Despite the fact the phenomenon is still evolving, the theme of consequences of technology on humanity and the (also biological) mutations related to this unprecedented technological acceleration as well as the development of an addiction to technological devices is not so new as a plenty of sociologists, anthropologists, psychologist and many other expertises in different branches of human knowledge wrote a lot about this subject, but the way by which such a fear got translated into sound in this last output by Polish producer Rafal Iwanski (I already introduced many projects he's taking part of such as HATI, Innercity Ensemble and Alameda 5) is fascinating. The title "Technosis" itself is a quotation of the definition ("civilization disease related to technology"), taken from "Philosophy of Civilization", an essay by Polish philosopher and educator Jozef Marian Banka, who keeps on studying this phenomenon. The opening track "Matnia" (Polish word for the French expression "cul de sac", referring to a path of no return) immediately sets the mood by a well-balanced mix of rising crippling percussions and thrilling sounds (close to the ones you could hear in horror movies when the watcher expect the appearance of a dangerous entity from some dark place of the scene); the breath you'd hear in the following "Ex Homo Sap" seems to render the above mentioned human mutation with the burden of concern that it could imply, while the following "Oto Technosis" sounds like the summoning digitalization of some old African tune. The whispered murmuring of Ewa Binczyk in the sinister mist evoked by the sonorities that Rafal assembled in "Medium" could mirror that diaphragmatic phase when the expected changes are still in progress but could let you guess what the next stages are going to bring about. Rafal wisely absorbs different ethnical influences in this unusual rendering technology-driven civilization disease: besides the previously sketched connection of the described tracks, it becomes clear in the following "In Extremis" as well as in the disquieting chimes of "Orient: Melancholia". All ethnic percussions you could recognize in his melting pot (an Irish bodhran, a South African mbira, a Chinese hulusi, an Egyptian zummara and a Moroccan bendir) are real, but the whole release is made by real entities: a relevant feature of Rafal's sound in "Technosis" is the total lack of field recordings, synths, samples or drum machines (besides the list of ethnic instrument I already mentioned, he just used Shanti chimes, bells, metal objects, contact mics, analog filter machine, a tone generator, a loop system and so on ) and such an aspect can be logically related to the conceptual framework of the album. The natural soundscape in "Pseudo Ambient" could be considered as another claims of forgotten human roots, while the final "Alchemy of Sounds", whose length (23 minutes and 23 seconds seems to be a desired aspect, due to the "esoteric" meaning of number 23), could keep on feeding the in-depth meditation a listener could be absorbed by. Do you remember the "fearful symmetry" of William Blake's tiger? Well, "Technosis" could be the roaring of that tiger in a sense. After its genetical mutation, of course...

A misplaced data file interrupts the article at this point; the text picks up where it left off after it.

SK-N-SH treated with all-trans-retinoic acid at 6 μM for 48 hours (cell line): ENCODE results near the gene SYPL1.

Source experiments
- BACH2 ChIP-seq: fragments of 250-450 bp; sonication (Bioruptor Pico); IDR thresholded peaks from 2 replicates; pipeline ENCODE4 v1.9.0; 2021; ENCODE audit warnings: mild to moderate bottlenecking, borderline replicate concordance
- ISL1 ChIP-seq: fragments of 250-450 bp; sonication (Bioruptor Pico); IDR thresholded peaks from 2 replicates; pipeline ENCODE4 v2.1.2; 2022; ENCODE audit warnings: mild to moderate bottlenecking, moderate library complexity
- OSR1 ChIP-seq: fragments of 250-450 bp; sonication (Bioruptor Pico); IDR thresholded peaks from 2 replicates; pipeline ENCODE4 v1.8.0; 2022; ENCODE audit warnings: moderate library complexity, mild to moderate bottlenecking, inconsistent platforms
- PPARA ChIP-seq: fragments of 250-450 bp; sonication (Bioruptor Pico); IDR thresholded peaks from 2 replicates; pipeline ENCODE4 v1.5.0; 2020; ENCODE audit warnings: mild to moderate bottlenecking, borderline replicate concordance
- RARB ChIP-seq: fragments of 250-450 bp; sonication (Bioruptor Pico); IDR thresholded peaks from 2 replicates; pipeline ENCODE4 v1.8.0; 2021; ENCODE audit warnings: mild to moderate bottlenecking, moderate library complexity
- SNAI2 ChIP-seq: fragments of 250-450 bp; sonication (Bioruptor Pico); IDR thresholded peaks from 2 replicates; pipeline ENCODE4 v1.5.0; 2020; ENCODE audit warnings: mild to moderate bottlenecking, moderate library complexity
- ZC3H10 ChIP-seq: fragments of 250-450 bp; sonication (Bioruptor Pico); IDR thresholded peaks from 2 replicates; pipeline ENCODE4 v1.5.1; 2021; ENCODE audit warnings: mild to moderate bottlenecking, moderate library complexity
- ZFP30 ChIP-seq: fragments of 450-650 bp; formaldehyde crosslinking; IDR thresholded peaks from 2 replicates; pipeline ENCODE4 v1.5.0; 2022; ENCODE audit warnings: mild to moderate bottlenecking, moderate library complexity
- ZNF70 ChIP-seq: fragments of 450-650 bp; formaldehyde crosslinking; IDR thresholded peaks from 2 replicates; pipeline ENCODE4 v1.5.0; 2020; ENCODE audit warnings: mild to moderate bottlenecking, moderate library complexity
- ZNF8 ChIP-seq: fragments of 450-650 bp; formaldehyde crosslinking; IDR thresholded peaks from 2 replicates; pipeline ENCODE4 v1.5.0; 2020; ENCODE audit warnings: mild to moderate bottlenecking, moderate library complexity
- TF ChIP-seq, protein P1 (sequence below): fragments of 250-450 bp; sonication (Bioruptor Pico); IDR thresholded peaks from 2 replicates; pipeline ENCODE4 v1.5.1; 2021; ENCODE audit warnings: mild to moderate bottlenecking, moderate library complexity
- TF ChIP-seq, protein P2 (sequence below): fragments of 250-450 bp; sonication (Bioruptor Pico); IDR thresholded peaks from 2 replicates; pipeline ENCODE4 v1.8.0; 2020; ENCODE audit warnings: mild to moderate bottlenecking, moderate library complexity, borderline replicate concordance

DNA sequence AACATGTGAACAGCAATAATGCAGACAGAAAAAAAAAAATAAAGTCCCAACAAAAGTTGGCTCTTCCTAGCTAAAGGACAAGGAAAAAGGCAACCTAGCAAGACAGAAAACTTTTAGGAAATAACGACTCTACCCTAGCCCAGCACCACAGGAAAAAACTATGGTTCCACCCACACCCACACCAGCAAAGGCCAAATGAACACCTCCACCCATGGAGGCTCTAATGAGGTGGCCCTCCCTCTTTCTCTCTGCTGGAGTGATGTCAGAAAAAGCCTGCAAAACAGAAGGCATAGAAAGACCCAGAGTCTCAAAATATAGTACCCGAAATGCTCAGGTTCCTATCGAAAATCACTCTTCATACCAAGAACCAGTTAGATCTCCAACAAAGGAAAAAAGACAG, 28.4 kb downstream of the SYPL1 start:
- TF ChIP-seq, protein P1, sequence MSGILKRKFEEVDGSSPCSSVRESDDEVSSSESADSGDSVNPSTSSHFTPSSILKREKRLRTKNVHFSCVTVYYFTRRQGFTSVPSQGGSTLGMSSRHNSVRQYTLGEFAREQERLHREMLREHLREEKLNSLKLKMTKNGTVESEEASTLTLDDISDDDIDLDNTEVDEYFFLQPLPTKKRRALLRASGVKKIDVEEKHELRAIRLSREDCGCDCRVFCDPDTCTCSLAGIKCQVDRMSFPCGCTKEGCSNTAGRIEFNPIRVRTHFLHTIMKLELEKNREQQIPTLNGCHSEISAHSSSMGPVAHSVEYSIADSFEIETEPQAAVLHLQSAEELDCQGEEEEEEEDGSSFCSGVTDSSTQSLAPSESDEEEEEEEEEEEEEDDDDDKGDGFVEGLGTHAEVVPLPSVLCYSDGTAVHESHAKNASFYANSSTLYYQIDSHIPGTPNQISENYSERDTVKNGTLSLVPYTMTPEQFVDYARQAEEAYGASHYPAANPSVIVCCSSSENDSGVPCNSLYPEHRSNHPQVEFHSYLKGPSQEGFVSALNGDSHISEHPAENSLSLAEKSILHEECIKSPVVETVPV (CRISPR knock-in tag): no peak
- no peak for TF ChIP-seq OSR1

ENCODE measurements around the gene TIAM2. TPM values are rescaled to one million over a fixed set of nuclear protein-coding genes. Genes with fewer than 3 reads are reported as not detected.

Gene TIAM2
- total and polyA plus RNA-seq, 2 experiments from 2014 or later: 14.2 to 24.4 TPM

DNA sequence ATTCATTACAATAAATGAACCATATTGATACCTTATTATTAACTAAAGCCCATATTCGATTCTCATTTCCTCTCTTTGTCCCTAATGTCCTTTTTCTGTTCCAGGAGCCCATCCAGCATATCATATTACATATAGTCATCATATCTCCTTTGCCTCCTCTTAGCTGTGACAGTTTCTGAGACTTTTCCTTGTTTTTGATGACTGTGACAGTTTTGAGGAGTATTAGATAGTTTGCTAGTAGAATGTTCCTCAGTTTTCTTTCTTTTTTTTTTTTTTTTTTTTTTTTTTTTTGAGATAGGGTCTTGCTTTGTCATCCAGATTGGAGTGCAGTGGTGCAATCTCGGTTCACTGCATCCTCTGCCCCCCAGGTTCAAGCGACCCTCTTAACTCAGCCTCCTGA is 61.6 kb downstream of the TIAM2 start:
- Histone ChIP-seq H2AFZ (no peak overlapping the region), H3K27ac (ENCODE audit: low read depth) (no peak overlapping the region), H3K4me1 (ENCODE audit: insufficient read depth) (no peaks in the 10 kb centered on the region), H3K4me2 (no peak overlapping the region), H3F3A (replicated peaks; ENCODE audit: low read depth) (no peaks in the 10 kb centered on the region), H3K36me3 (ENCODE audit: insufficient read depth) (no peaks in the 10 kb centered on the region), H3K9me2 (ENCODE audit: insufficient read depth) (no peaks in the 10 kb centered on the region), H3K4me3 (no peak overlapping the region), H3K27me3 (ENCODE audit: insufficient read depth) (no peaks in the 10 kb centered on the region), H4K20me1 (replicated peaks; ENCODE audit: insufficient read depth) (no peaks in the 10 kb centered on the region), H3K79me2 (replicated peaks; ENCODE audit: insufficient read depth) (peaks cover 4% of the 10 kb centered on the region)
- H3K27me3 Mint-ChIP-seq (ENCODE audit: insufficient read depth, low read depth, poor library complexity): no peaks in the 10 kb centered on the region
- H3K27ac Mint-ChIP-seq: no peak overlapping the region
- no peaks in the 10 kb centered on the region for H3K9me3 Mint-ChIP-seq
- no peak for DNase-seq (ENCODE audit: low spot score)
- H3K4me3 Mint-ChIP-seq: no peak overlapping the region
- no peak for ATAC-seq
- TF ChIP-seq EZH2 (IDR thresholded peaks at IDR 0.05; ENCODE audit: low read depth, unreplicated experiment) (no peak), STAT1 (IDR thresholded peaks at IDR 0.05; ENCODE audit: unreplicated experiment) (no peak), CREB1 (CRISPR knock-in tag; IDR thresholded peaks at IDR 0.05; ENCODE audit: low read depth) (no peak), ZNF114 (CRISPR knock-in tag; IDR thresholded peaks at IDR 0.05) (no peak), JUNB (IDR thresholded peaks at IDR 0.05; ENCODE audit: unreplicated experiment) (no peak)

Babils: Ji Ameeto